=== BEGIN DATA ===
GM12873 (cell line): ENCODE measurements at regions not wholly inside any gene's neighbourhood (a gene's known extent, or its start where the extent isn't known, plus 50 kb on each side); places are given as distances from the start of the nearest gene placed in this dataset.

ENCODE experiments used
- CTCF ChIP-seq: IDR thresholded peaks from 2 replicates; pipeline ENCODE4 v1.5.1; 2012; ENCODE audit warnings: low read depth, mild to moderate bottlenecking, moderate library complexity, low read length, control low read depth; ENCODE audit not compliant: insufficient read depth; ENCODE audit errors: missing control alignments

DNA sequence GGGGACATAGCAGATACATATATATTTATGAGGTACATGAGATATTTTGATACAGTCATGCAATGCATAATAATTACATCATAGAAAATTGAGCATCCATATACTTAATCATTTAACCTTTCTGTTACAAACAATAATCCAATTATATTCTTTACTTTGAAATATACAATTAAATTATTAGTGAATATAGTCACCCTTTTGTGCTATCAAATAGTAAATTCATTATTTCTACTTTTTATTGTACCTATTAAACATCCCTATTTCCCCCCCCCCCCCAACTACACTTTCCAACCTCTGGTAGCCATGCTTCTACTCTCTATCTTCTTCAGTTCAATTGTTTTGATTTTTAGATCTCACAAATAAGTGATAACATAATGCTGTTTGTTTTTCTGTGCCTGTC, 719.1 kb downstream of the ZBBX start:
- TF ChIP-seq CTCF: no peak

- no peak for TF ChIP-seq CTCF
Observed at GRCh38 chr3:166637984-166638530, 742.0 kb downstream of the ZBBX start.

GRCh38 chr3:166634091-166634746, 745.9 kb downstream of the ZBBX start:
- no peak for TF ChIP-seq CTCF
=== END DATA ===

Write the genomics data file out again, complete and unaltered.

GM12873 (cell line): ENCODE measurements at regions not wholly inside any gene's neighbourhood (a gene's known extent, or its start where the extent isn't known, plus 50 kb on each side); places are given as distances from the start of the nearest gene placed in this dataset.

ENCODE experiments used
- CTCF ChIP-seq: IDR thresholded peaks from 2 replicates; pipeline ENCODE4 v1.5.1; 2012; ENCODE audit warnings: low read depth, mild to moderate bottlenecking, moderate library complexity, low read length, control low read depth; ENCODE audit not compliant: insufficient read depth; ENCODE audit errors: missing control alignments

DNA sequence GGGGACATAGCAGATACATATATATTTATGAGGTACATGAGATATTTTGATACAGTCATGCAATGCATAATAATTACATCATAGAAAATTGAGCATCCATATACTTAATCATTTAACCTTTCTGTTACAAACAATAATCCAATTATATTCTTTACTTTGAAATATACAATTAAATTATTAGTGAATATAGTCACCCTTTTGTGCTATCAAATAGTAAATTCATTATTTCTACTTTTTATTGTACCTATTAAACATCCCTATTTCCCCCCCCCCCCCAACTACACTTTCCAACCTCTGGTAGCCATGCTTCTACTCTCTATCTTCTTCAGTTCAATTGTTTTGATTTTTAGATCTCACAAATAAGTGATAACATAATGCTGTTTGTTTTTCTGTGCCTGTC, 719.1 kb downstream of the ZBBX start:
- TF ChIP-seq CTCF: no peak

- no peak for TF ChIP-seq CTCF
Observed at GRCh38 chr3:166637984-166638530, 742.0 kb downstream of the ZBBX start.

GRCh38 chr3:166634091-166634746, 745.9 kb downstream of the ZBBX start:
- no peak for TF ChIP-seq CTCF